If I have to explain 10 times to my little brother how to operate the toaster in my apartment, that’s not my fault because of inadequate messaging. It’s my brother’s fault that he’s dumb.

It’s ridiculous for Muslims to continuously condemn and apologize for stuff when every religion has their fair share of crazies.

Imagine you’re in the habit of partying with a group of friends. And every party you go to, there's a friend in your crew that spills grape juice on the carpet - the really awesome kind of grape juice that’s in the fancy wine bottles (we Muslims don’t drink alcohol but we still can party like ballers).

How would you feel if people stopped inviting you to their parties because your one friend kept spilling grape juice? That's how I feel. I'm really annoyed I have to keep apologizing or condemning Muslim extremists that keep spilling their grape juice of hate on the world.

Dictionary.com defines the word apologize as “to offer an apology or excuse for some fault insult, failure, or injury.”

When 9/11 happened, I was 16 years old and playing Tetris during English class on my TI-83 calculator. I’ll apologize for not paying attention to Mrs. Fulton’s lecture at my high school in Gahanna, Ohio, but that’s about it.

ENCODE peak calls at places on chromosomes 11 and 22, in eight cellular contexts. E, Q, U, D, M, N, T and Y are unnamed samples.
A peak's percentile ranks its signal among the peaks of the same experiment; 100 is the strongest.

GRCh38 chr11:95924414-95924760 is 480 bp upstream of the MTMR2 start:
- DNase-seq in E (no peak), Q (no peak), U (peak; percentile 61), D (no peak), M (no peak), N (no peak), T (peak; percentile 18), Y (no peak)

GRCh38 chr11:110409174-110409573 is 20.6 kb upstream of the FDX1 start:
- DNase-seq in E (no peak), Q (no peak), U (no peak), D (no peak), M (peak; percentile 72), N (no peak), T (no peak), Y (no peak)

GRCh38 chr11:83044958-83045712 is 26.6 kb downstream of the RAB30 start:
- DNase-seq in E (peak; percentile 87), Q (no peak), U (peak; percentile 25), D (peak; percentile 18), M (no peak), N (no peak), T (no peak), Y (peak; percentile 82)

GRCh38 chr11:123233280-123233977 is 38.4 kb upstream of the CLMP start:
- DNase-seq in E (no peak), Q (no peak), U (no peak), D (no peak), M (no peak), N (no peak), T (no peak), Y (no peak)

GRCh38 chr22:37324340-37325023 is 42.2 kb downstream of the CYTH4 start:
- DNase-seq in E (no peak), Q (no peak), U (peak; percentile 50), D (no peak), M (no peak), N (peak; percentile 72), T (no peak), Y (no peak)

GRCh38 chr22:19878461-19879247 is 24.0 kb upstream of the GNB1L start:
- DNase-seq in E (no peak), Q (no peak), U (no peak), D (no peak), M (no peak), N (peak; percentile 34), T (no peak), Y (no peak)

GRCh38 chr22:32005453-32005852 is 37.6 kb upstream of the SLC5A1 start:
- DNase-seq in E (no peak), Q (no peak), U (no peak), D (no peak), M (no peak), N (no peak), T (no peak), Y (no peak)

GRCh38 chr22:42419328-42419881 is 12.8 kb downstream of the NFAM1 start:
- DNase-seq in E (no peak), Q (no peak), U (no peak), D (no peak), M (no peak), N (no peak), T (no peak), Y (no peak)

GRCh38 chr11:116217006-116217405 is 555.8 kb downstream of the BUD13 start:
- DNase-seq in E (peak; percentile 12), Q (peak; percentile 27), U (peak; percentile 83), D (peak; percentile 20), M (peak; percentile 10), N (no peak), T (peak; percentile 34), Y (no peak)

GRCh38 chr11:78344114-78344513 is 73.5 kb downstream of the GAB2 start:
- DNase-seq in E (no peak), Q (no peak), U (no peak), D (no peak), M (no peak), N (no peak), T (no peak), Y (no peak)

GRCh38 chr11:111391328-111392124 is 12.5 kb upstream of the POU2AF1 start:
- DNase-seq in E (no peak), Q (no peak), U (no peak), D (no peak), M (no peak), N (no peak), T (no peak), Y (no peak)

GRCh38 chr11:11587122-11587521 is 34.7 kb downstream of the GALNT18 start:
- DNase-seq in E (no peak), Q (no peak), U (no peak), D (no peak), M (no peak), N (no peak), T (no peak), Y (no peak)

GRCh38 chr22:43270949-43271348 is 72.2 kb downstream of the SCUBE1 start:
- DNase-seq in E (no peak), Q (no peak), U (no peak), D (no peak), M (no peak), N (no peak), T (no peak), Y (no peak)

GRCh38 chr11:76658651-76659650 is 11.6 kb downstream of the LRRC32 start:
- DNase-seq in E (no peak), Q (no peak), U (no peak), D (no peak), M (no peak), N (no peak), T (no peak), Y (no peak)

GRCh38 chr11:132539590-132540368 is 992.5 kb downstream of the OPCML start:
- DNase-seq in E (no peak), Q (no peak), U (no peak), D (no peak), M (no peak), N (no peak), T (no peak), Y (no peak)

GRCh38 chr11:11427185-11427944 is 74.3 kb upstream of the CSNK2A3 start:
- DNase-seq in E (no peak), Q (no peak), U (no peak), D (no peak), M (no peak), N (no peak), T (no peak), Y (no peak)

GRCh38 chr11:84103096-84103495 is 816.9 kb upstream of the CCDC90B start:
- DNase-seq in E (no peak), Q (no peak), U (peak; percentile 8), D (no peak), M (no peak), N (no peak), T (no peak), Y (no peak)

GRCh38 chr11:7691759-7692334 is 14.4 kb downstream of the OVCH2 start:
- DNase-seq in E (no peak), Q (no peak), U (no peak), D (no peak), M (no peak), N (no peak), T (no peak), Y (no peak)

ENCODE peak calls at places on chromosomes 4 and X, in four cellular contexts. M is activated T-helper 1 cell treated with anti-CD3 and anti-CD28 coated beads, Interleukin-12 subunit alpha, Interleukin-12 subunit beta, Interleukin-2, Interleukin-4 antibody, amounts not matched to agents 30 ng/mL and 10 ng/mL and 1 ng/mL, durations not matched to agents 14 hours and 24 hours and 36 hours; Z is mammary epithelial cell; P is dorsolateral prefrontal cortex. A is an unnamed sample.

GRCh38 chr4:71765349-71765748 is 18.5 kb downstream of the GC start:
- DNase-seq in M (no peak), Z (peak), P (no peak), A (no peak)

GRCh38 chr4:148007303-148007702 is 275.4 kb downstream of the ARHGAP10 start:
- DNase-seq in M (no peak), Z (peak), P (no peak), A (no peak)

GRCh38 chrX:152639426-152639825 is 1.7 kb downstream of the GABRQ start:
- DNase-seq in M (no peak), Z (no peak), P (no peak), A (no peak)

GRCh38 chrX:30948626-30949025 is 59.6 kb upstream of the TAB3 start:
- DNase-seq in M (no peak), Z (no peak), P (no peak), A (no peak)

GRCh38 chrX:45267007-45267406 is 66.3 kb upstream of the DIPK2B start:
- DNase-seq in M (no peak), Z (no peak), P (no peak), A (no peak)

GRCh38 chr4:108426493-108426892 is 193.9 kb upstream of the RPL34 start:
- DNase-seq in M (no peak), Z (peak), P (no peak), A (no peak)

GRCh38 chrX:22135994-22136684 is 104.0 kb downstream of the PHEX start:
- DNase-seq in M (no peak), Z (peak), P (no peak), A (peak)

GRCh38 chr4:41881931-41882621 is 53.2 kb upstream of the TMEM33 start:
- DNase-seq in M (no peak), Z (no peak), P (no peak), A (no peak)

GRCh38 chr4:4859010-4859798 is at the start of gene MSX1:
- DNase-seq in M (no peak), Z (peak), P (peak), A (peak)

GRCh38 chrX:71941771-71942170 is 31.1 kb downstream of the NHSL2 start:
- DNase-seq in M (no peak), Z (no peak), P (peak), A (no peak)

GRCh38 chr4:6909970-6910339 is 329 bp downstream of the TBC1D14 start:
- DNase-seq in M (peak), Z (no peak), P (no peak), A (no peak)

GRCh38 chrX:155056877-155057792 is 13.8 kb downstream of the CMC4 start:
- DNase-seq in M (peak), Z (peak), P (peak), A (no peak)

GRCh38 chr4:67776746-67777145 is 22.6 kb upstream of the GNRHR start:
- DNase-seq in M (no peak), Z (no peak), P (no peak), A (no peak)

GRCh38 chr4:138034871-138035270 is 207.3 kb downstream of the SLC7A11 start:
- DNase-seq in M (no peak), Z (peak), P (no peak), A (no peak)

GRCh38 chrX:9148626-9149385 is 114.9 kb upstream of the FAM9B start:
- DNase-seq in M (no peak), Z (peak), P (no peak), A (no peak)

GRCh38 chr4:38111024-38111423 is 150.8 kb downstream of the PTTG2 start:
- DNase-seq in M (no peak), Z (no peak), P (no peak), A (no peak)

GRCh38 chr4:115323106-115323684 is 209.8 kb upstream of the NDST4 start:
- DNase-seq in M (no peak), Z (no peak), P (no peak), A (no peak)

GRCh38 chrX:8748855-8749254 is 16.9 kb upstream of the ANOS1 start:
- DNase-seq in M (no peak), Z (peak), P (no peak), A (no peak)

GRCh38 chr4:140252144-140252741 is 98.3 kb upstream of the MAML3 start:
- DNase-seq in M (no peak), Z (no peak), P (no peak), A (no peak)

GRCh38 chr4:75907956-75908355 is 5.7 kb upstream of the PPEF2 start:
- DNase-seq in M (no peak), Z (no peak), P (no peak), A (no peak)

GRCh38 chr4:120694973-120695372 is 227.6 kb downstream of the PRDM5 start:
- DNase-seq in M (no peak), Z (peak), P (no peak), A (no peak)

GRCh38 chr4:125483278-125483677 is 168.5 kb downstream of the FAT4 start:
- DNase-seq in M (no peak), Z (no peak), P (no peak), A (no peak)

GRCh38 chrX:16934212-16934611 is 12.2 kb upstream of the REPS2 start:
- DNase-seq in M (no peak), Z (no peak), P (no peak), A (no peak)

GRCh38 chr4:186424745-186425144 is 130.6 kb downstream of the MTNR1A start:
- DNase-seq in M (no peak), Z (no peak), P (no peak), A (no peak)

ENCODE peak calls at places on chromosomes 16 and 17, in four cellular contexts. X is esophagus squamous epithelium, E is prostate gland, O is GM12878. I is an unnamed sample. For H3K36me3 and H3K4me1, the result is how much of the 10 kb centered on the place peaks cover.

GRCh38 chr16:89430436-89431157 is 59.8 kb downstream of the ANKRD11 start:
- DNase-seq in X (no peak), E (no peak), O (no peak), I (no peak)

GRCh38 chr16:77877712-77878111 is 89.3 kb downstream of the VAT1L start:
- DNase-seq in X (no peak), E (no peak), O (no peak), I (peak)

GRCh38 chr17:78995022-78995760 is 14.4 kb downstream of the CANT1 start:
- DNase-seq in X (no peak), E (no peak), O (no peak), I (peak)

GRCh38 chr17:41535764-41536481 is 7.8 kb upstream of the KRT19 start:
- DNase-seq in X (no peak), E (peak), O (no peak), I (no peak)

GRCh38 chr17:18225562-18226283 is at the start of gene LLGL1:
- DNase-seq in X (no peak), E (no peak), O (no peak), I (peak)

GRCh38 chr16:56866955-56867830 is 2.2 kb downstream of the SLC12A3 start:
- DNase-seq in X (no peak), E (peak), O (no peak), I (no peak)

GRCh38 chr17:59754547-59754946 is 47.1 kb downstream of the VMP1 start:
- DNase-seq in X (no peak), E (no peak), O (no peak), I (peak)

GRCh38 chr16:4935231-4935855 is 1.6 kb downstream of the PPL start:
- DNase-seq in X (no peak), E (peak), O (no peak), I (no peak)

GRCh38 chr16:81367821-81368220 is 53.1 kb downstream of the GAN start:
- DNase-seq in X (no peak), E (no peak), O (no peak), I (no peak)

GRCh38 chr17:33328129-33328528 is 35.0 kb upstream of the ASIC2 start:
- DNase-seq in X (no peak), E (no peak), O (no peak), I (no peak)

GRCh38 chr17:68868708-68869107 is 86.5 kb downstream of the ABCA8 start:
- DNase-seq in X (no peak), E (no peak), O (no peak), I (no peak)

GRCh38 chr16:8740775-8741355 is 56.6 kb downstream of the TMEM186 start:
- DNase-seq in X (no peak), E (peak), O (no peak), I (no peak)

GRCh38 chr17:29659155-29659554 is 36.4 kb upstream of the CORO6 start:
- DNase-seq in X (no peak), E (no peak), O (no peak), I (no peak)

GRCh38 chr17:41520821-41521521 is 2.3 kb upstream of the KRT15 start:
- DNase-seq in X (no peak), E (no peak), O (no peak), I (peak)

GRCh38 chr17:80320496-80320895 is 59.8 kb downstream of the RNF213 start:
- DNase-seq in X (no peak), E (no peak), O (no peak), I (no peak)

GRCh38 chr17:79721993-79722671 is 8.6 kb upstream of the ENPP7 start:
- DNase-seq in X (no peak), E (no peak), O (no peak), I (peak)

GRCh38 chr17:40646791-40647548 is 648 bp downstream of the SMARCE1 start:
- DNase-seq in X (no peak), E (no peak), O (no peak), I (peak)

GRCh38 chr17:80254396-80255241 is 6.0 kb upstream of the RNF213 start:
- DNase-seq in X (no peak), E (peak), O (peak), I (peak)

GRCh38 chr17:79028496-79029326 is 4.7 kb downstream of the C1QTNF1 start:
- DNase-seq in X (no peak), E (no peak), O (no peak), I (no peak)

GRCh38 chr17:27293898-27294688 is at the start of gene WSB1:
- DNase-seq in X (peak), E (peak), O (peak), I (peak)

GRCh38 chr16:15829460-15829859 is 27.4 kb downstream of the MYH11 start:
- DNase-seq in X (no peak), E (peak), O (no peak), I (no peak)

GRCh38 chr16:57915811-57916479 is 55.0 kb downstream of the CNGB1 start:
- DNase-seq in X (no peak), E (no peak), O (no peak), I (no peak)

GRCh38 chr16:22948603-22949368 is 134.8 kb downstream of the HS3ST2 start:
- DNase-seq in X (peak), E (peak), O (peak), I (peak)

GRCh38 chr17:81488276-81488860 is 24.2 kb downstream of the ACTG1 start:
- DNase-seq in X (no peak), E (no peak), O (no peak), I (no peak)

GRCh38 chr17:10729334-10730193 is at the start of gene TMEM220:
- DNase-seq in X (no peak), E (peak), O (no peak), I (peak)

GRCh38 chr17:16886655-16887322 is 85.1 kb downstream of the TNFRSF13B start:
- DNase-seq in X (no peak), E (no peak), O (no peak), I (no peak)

Just because people hundreds of miles away claimed they were Muslim and committed a terrible act doesn’t mean I should apologize for it.

Mike Tyson started sucking really bad in the boxing ring after he converted to Islam. Should I apologize for that? Oh, and I think I saw a few Muslim-sounding names in the production credits for the movie “Green Lantern.” I guess I should apologize for that, too.

I’m not trying to be insensitive about 9/11. Of course my prayers and sentiments are with anyone affected by the tragedy. The same goes for any act of terrorism.

But I’m not going to apologize or condemn them because I don’t need to prove my patriotism with some kind of McCarthyite litmus test. The Pew Research Center released a study last week that found that Muslim Americans are far more pleased with how things are going in the United States (56%) than is the general public (23%).

That finding is not going to provoke me to question the general public’s patriotism. But please stop questioning ours.